Table 2 summarises the perceived effect and effectiveness of patron banning in general. Most respondents (66%; n=674) perceived patron banning to be moderately or extremely effective. Displacement was the most commonly perceived effect of patron banning, noted by 59% of the 1018 respondents (n = 599). Only 19% (n = 192) perceived that a banned person would change their behaviours/reduce future offending, and 10% (n = 108) believed that there would be no effect on recipient behaviour.
Self-Reported Ban Recipients: Limited Effect on Offending
A total of 35 of the 1018 respondents (3.4%) self-reported as recipients of one or more of any type of patron ban. This is summarised in Table 3. Respondents who had received more than one ban were asked to address follow-up questions with respect to their first ban.
Respondents who had been banned were significantly more likely to report that they attend pubs/bars on a regular basis (p<0.001) and more likely to be male (p<0.05). The majority reported that their ban was or may have been deserved (71%, n=25), but there was no significant effect identified with respect to subsequent offending. While the sample is small, 29% (n=10) reported being charged with another offence after receiving their ban, compared with 37% (n=13) who reported being charged with an offence before their ban. For both cohorts, most charges related to behaviours in or near licensed premises.
Limited Awareness and Understanding of Patron Banning Provisions
The overall level of awareness and understanding of barring notices and prohibition orders was assessed by asking respondents to first indicate their awareness of each provision. Those who answered ‘yes’ were asked to provide a brief explanation of the provision. Responses were placed into one of four categories (with the data analysed and categorised by a single researcher): no understanding: the respondent either left the field blank or noted that they were not able to explain the provisions; incorrect understanding: the explanation provided was incorrect. Basic understanding: the explanation provided was broadly correct but was simplified and/or missed key details; clear understanding: the explanation provided demonstrated a solid awareness of the provision including specific details, such as possible reasons for imposition, who can impose it and/or awareness of the permitted lengths. Table 4 indicates the number and proportion of respondents who confirmed awareness of each provision. Of those respondents who answered ‘yes’, the accuracy of their demonstrated understanding is noted, along with the self-reported source/s of their awareness.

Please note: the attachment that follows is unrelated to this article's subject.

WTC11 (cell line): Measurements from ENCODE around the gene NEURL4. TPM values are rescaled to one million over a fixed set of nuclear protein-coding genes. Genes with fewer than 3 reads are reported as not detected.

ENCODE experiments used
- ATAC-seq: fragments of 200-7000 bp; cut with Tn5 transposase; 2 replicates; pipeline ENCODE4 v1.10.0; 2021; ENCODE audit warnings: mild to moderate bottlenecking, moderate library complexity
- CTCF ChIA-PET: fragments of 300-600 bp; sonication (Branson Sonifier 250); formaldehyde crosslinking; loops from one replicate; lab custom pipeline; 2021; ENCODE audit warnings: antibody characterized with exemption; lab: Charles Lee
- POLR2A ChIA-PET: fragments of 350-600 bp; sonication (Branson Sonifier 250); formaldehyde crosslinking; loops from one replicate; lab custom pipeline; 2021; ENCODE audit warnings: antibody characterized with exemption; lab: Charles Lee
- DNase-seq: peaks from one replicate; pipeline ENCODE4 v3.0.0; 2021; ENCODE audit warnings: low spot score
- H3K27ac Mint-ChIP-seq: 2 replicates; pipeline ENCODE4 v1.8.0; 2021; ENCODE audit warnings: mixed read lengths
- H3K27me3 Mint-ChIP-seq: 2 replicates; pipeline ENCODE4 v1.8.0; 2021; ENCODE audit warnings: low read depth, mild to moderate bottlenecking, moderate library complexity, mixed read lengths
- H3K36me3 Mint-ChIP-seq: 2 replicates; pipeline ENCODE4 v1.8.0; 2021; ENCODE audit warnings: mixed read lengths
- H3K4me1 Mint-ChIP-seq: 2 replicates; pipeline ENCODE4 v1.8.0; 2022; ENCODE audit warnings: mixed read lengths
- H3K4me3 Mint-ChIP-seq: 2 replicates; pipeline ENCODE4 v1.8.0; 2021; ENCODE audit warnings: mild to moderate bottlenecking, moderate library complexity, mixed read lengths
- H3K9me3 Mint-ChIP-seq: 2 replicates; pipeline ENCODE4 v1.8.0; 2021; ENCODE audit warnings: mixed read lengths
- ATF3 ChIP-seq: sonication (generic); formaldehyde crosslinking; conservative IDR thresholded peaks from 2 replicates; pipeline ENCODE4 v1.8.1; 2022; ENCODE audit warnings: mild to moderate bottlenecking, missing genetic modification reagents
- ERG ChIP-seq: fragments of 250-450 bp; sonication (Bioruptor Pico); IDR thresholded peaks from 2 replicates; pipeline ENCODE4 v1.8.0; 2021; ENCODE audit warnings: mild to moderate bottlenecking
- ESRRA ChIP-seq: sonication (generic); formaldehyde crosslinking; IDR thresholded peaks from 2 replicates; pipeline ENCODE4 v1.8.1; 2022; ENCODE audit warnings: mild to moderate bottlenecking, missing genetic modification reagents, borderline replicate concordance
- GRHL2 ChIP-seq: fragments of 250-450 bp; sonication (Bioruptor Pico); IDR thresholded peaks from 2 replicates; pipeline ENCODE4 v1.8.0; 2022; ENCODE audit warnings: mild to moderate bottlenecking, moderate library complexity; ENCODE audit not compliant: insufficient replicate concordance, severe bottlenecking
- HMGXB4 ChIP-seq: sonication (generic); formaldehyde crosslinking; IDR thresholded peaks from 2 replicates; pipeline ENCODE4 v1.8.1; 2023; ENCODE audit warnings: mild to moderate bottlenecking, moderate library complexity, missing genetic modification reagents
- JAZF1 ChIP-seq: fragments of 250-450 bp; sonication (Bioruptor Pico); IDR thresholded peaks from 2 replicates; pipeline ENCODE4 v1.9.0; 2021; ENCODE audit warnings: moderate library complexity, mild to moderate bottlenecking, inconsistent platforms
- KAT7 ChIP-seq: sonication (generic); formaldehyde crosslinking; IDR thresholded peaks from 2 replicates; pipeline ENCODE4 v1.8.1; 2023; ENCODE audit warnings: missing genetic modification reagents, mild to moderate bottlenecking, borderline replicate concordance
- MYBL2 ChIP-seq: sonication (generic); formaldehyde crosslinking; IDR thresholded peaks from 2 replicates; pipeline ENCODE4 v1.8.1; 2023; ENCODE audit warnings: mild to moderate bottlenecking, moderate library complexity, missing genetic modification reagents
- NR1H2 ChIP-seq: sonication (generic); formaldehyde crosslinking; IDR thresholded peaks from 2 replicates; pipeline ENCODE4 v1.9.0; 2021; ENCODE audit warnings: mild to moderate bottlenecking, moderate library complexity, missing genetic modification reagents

A quarter of respondents acknowledged awareness of barring notices (n=254), with 13% aware of prohibition orders (n=129). Respondents who reported more frequent attendance at pubs/bars were more likely to be aware of the barring notice provisions (p<0.01). There were no relevant associations with respect to prohibition orders. Overall, 89% of the survey respondents demonstrated no understanding of barring notices, and 97.5% demonstrated no understanding of prohibition orders.
For respondents who indicated awareness of either provision, hearsay, personal experience and news media were consistent sources of their knowledge.
Awareness of Provisions Higher with Direct Experience
Table 5 summarises the findings with respect to respondent experience and first-hand awareness of patron banning: 24% of the 1018 respondents (n=247) reported knowing somebody who has received any type of patron ban in WA. These respondents were significantly more likely to be aware of licensee banning provisions (p<0.001), and more likely to be aware of police barring notices (p<0.01) and prohibition orders (p<0.01). Respondents who had received a patron ban themselves were significantly more likely to be aware of licensee banning provisions (p<0.001), and more likely to be aware of police barring notices (p<0.01) and prohibition orders (p<0.05).